Drug Resistance
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Cancers ◽  
2021 ◽  
Vol 13 (20) ◽  
pp. 5126
Enrique Rozengurt ◽  
Guido Eibl

Pancreatic ductal adenocarcinoma (PDAC), the predominant form of pancreatic cancer, remains a devastating disease. The purpose of this review is to highlight recent literature on mechanistic and translational developments that advance our understanding of a complex crosstalk between KRAS, YAP and Src tyrosine kinase family (SFK) in PDAC development and maintenance. We discuss recent studies indicating the importance of RAS dimerization in signal transduction and new findings showing that the potent pro-oncogenic members of the SFK phosphorylate and inhibit RAS function. These surprising findings imply that RAS may not play a crucial role in maintaining certain subtypes of PDAC. In support of this interpretation, current evidence indicates that the survival of the basal-like subtype of PDAC is less dependent on RAS but relies, at least in part, on the activity of YAP/TAZ. Based on current evidence, we propose that SFK propels PDAC cells to a state of high metastasis, epithelial-mesenchymal transition (EMT) and reduced dependence on KRAS signaling, salient features of the aggressive basal-like/squamous subtype of PDAC. Strategies for PDAC treatment should consider the opposite effects of tyrosine phosphorylation on KRAS and SFK/YAP in the design of drug combinations that target these novel crosstalk mechanisms and overcome drug resistance.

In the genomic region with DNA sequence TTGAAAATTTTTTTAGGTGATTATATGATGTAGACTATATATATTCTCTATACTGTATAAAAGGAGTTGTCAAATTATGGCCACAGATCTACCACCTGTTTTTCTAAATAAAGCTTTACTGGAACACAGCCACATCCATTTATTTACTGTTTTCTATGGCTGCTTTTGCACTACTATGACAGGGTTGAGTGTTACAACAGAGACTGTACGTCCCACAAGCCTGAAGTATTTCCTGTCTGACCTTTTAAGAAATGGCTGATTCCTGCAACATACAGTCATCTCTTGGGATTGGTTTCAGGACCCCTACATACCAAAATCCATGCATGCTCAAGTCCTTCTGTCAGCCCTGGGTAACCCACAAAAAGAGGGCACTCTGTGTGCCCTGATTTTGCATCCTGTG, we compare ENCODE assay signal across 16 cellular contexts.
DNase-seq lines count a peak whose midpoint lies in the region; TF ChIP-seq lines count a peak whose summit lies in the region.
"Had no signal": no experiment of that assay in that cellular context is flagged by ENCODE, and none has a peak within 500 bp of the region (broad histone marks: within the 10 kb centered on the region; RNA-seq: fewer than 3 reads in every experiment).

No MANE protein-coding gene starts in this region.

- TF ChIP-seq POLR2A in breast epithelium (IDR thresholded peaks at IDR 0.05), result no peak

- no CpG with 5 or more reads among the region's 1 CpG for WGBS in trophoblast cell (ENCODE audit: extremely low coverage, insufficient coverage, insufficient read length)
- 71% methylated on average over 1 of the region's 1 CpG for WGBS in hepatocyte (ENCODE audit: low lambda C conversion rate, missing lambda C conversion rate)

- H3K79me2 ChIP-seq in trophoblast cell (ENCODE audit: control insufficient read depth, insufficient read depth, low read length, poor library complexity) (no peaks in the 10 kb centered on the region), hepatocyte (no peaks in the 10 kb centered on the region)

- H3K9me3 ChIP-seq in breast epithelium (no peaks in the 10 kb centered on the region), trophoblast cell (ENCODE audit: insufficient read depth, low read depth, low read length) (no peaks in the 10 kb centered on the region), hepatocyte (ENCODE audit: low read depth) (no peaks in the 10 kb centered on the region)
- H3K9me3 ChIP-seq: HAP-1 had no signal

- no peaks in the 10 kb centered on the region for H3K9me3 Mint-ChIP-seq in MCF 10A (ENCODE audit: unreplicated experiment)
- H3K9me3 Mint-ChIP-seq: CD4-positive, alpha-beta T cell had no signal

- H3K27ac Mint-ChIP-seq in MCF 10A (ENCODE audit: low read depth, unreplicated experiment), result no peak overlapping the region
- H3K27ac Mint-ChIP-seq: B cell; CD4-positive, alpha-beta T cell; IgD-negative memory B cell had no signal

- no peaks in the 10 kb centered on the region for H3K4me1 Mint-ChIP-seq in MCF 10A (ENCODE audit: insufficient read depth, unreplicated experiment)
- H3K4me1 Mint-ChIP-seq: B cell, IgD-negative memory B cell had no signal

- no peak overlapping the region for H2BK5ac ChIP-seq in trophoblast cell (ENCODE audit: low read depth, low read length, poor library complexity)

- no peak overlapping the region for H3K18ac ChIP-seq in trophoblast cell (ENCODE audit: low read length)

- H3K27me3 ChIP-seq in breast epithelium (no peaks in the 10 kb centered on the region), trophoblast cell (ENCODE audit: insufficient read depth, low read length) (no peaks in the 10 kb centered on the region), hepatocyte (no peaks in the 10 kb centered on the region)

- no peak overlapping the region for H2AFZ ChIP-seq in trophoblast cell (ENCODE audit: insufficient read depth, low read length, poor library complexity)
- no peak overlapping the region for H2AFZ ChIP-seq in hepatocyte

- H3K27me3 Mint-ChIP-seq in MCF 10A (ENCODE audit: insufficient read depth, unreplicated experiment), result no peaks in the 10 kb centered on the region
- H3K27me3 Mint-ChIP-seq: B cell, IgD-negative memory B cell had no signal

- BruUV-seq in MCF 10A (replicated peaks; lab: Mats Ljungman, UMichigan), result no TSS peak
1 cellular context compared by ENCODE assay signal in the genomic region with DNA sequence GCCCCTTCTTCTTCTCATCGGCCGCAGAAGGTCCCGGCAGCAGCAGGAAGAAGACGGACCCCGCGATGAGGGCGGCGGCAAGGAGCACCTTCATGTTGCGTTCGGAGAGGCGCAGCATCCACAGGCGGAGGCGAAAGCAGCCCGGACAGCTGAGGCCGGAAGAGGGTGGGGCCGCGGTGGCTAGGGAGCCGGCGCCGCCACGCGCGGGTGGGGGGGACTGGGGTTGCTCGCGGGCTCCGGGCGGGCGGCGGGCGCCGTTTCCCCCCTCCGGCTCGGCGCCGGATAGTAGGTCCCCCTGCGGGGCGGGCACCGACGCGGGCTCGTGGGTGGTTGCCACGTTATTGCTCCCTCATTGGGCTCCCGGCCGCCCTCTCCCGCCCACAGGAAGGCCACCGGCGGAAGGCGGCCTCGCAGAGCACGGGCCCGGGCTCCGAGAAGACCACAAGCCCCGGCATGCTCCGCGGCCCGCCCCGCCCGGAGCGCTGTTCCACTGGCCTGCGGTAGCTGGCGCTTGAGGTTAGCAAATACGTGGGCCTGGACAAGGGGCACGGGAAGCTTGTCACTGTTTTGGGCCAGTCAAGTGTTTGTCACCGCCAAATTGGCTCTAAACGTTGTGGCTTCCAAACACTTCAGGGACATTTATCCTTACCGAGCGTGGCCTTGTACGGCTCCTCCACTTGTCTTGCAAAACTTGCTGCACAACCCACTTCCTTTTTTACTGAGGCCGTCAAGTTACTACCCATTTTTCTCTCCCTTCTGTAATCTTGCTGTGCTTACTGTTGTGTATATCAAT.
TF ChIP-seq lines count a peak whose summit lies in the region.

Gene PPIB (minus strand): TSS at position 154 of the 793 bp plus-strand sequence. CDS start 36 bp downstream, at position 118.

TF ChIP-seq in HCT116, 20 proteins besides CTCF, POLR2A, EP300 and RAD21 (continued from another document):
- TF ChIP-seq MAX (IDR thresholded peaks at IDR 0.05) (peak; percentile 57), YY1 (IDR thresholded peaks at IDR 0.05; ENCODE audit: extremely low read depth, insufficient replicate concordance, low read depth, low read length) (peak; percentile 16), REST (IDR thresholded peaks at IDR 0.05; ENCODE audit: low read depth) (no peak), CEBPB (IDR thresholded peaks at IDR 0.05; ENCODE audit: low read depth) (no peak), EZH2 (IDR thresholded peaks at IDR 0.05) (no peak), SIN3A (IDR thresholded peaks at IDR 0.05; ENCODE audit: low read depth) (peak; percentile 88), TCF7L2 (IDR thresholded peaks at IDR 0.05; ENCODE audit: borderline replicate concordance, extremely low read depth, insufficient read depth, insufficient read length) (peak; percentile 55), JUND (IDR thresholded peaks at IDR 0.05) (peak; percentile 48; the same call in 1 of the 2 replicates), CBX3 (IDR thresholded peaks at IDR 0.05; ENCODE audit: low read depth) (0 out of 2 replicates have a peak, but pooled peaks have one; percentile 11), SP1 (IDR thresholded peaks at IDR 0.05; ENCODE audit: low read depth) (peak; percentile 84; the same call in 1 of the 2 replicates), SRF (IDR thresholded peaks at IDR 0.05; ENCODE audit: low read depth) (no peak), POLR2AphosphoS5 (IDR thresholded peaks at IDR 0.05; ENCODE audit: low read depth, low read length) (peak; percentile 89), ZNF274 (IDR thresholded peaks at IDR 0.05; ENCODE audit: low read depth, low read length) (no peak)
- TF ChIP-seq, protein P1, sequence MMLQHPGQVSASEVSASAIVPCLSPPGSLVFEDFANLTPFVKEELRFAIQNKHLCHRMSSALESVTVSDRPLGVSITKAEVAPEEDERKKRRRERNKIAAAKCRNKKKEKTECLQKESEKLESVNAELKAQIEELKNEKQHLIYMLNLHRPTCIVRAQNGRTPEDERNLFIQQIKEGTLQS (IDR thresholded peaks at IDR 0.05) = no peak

2021 ◽  
pp. 45-51

Лекарственная устойчивость к антибиотикам вызвала необходимость поиска новых лекарственных средств и лекарственных форм. Известно, что семиорганические аддукты иода обладают широким спектром антимикробного действия. Эти же соединения, содержащие в своем составе молекулу галогена - иода, могут выступать в качестве галогенирующего агента в отношении антибиотиков. Изучено взаимодействие антибиотиков тетрациклина, гентамицина, хлорамфеникола, относящихся к классам поликетидов, аминогликозидов и амфениколов, соответственно, с аддуктом иода методами рефрактометрии, УФ-спектроскопии и ИК-спектроскопии. Показано, что антибиотик хлорамфеникол не взаимодействует с семиорганическим аддуктом иода ди2-аминопропионовой кислоты дитрииодоводород моногидратом (субстанция D1). Antibiotic drug resistance has necessitated the search for new drugs and dosage forms. It is known that semiorganic iodine adducts have a wide spectrum of antimicrobial effects. The same compounds containing a halogen-iodine molecule may act as a antibiotics halogenating agent. The interaction of antibiotics tetracycline, gentamicin, chloramphenicol belonging to the classes of polyketides, aminoglycosides and amphenicols, respectively, with iodine adduct by refractometry, UV spectroscopy and IR spectroscopy was studied. It has been shown that the antibiotic chloramphenicol does not interact with the semiorganic adduct of di-2-aminopropionic acid ditriiodinehydride monohydrate (D1 substance).

2021 ◽  
Vol 20 (1) ◽  
Christian Nsanzabana